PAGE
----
Bio, in progress...
Well here I am, at the University of North Carolina-Greensboro, where I have been teaching since 1999. I didn't really intend to play the saxophone. It just happened.
My mother, an artist, told me she played classical music to me before I was born. Early on I dreamt of playing the horn. Measles kept me home on instrument selection day, and my best friend helpfully suggested I would like to learn the saxophone (so that he had a partner for duets). On returning to school I was indeed surprised to find a saxophone waiting for me. Rather than trade this in I took it home dutifully every day, not realizing instruments could be stored at school. It was a revelation when my high school band director, Leroy Wolter, said to me (without any apparent supporting evidence), "you know, if you practiced, you could be pretty good." Unsurprising to anyone who knows me, I replied, "practice, what's that?"
Nevertheless it was a start. Unable to find a saxophone teacher in Wisconsin in the 70's, Leroy gave me a stack of recordings and said,"here is your teacher." The LPs were by Donald Sinta, Fred Hemke, and Eugene Rousseau, who I eventually came to think of as uncles Don, Fred, and Eugene. Neighbors complained to my parents that I would relentlessly blast Ibert's Concertino da Camera at rock concert volume, over and over on the back deck on summer evenings, apparently diminishing their enjoyment of the outdoors. How did they know it was Ibert?
I made my concert debut with a transcription of Mozart's piano Sonatina at solo and ensemble competition. This first performance was especially inspired by the door monitor's comment on the preceding soloist: "sounds like he put the wrong end of the piano in his mouth." Afraid of tempting the fates into making another performance of the Sonatina my last, I moved on to other repertoire. I know, not that funny.
The big change in my musical life came when I was 13 (no, my voice cracked the next year...). On presenting a stack of music that included all of the works in said recordings (Ibert, Glazunov, Villa-Lobos, Creston, Dubois, Hartley, among others) to the clerk at the Saxophone Shop in Evanston, IL, the clerk laughed and said, "you can't play that stuff." Enraged, it set me on a path to prove to some anonymous person that I could, actually, play that stuff. The jury is still out.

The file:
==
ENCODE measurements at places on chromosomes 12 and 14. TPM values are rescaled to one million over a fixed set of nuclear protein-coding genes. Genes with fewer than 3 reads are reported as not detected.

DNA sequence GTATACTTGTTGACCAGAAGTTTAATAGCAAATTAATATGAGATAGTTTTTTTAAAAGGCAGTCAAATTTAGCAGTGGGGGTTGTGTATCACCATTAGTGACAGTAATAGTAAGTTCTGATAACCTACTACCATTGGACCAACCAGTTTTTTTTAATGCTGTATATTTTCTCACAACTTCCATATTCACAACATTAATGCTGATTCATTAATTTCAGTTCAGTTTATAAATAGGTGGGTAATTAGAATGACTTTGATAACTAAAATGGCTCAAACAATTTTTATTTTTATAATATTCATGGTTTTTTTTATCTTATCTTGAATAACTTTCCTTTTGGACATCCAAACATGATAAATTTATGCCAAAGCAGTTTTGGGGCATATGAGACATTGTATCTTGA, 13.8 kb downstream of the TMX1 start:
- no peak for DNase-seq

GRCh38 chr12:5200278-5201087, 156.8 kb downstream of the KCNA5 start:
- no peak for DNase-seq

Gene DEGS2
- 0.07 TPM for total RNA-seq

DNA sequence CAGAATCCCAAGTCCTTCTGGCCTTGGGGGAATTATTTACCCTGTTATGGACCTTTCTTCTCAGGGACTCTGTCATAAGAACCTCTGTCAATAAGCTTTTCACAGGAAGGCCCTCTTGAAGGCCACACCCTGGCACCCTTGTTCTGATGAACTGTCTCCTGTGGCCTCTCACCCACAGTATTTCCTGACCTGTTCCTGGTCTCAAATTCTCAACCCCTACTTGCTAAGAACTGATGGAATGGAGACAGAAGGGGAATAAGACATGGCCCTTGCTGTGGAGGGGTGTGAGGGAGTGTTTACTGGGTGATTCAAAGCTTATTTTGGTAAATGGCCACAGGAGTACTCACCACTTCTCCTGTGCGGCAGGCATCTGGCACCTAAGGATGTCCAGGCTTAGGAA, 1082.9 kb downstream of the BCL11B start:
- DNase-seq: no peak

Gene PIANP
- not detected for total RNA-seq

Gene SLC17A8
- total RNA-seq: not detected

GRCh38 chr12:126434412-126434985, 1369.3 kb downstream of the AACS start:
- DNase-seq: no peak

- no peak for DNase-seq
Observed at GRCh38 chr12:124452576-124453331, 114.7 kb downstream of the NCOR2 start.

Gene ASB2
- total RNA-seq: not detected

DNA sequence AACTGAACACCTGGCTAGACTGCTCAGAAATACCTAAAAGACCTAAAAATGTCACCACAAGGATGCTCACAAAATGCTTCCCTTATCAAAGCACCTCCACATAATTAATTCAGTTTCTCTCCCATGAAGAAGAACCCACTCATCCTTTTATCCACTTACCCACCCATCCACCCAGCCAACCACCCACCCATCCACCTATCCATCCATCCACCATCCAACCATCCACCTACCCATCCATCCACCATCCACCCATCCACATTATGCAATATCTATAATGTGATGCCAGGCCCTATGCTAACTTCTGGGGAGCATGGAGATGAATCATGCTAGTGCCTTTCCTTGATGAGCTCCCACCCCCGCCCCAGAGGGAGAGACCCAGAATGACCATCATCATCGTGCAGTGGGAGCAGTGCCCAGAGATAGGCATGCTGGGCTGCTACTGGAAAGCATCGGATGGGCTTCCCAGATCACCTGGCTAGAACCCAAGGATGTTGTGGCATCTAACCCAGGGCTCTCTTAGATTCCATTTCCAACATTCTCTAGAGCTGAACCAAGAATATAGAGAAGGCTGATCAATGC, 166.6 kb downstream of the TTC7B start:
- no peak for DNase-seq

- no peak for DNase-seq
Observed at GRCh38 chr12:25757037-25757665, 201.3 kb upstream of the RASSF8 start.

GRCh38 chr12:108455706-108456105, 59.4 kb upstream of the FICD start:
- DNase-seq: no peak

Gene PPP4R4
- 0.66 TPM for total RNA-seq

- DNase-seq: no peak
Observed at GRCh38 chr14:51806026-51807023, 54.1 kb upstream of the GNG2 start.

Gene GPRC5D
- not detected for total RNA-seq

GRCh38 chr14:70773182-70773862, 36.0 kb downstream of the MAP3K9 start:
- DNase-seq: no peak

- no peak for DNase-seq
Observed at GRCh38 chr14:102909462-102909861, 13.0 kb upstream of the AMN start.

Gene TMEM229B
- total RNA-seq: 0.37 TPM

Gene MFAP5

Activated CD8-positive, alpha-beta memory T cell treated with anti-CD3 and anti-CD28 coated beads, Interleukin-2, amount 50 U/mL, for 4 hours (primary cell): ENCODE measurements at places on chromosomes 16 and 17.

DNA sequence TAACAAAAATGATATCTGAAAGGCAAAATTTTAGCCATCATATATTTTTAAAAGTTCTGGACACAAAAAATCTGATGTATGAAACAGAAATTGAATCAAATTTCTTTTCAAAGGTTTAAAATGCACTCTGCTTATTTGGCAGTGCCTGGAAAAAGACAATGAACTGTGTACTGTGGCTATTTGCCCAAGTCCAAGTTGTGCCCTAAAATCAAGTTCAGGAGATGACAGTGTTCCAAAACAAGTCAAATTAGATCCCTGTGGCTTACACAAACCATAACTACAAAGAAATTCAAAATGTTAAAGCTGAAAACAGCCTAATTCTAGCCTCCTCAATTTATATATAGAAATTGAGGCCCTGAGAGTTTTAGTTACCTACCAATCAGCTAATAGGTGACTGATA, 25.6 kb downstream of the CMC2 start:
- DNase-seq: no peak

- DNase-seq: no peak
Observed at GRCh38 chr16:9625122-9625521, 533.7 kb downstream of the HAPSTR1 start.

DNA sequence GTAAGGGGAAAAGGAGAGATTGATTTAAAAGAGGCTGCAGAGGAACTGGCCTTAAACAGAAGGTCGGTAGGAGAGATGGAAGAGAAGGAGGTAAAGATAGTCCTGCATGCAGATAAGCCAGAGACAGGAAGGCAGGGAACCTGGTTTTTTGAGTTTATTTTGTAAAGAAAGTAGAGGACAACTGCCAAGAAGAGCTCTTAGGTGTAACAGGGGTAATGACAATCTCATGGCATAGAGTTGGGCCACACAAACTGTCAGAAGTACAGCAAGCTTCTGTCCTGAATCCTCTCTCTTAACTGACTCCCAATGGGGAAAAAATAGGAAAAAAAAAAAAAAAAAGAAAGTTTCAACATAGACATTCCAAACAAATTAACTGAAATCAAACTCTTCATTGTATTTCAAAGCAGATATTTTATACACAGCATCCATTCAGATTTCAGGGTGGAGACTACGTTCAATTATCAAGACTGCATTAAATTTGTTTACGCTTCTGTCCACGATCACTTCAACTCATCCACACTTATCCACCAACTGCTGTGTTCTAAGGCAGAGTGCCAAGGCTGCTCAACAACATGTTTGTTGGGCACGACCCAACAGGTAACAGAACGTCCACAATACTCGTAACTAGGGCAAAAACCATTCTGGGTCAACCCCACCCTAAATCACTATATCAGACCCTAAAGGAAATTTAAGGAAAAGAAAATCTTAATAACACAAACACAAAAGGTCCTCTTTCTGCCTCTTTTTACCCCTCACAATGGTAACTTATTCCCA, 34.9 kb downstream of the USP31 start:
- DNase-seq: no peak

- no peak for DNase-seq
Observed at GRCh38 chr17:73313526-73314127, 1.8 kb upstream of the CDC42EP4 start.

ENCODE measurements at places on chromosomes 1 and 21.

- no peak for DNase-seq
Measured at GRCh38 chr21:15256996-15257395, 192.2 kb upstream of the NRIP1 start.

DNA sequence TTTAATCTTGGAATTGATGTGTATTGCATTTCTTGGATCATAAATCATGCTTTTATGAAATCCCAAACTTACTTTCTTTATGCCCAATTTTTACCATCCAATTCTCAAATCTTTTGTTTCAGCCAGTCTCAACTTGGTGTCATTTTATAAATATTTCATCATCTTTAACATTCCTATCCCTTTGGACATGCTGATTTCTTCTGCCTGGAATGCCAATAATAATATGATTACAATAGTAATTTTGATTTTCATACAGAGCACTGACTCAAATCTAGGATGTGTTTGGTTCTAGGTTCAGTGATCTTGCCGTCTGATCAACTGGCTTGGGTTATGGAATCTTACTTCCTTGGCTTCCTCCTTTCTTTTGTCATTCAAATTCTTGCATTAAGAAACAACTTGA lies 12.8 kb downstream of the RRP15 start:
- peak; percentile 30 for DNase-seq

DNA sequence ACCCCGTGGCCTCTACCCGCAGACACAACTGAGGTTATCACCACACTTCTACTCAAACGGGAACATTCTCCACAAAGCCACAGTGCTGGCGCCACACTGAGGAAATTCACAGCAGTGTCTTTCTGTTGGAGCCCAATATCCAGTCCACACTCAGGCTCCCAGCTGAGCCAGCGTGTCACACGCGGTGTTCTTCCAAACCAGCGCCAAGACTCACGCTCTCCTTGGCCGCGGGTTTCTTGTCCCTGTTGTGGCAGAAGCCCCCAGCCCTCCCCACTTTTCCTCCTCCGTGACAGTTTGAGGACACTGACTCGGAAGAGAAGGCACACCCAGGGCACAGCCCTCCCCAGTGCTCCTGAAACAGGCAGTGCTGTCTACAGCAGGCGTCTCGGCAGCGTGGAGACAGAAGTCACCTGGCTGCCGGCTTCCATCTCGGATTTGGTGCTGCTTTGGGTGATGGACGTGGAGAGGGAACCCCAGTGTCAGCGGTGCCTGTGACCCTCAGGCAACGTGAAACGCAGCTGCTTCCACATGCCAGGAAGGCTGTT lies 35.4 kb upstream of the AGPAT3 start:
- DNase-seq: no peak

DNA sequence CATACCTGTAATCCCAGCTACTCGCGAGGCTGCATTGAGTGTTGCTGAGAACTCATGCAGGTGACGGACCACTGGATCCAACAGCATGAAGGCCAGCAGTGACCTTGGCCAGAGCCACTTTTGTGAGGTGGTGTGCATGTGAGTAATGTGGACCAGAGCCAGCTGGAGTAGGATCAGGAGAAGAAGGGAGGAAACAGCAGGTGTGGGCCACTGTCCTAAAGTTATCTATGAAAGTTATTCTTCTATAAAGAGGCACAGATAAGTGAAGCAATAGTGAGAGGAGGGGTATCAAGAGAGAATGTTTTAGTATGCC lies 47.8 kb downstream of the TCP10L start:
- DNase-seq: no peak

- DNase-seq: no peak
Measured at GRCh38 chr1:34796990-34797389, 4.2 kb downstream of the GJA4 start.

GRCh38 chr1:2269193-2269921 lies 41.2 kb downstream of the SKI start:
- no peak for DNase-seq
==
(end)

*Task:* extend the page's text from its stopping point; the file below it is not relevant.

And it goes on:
I came to the attention of the famous saxophonist Eugene Rousseau in typical fashion the following year at the Shell Lake Saxophone Workshop. Of my performance, in which I wore an antenna and garbage bag (meant to reproduce a Martian space suit - but that's another story...) Rousseau years later commented, "he's come a long way."
A few years later I moved to Amsterdam. While there I visited the state-run booking agency Nederlands Impresariaat to see if they would consider representing me. They were nice, but dismissive, suggesting that they could probably use a sax-accordion duo. Strangely, during a bus trip to the south of France a few weeks later I struck up a conversation with the woman seated behind me. She turned out to be Otine van Erp, one of the top accordion players in Europe. Long story short, we formed a duo, put together a great program of Dutch and American works, and in short order won a competition that offered as top prize two years of free representation by - you guessed it - the Nederlands Impresariaat.